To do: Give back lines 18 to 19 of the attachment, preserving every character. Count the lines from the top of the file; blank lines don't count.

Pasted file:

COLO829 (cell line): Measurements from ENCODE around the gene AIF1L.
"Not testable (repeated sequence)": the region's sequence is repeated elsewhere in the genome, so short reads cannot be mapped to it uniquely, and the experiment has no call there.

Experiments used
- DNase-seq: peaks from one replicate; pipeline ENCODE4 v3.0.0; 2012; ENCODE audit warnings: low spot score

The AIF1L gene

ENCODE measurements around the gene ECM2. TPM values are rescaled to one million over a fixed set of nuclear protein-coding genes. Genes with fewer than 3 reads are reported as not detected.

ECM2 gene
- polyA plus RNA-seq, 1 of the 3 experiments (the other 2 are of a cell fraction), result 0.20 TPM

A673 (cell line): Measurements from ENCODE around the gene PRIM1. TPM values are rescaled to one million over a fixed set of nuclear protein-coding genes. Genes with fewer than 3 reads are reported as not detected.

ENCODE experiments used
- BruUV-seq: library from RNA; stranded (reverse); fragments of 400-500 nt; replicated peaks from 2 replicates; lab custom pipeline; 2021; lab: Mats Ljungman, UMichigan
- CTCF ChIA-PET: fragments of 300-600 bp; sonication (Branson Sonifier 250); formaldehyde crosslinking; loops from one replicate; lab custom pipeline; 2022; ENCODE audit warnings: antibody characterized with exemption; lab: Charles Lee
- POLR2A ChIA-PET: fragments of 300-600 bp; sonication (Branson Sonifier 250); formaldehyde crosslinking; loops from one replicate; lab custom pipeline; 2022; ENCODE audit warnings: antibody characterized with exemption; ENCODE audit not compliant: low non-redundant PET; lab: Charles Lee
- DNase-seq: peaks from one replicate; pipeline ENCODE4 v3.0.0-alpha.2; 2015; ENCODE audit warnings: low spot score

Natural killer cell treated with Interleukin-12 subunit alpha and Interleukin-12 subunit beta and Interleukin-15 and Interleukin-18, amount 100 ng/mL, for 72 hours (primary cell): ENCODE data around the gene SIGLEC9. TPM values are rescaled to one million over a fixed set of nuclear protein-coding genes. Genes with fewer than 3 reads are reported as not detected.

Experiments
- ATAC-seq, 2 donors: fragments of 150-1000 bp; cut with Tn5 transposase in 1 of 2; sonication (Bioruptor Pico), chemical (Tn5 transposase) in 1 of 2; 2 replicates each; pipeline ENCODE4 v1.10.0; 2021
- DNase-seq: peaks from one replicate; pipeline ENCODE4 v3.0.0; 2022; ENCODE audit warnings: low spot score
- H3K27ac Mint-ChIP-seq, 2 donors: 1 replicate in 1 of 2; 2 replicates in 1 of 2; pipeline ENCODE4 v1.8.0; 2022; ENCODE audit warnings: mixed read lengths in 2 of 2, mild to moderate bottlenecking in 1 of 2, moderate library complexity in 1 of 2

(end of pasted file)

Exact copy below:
- DNase-seq: peaks from one replicate; pipeline ENCODE4 v3.0.0; 2022; ENCODE audit warnings: low spot score
- H3K27ac Mint-ChIP-seq, 2 donors: 1 replicate in 1 of 2; 2 replicates in 1 of 2; pipeline ENCODE4 v1.8.0; 2022; ENCODE audit warnings: mixed read lengths in 2 of 2, mild to moderate bottlenecking in 1 of 2, moderate library complexity in 1 of 2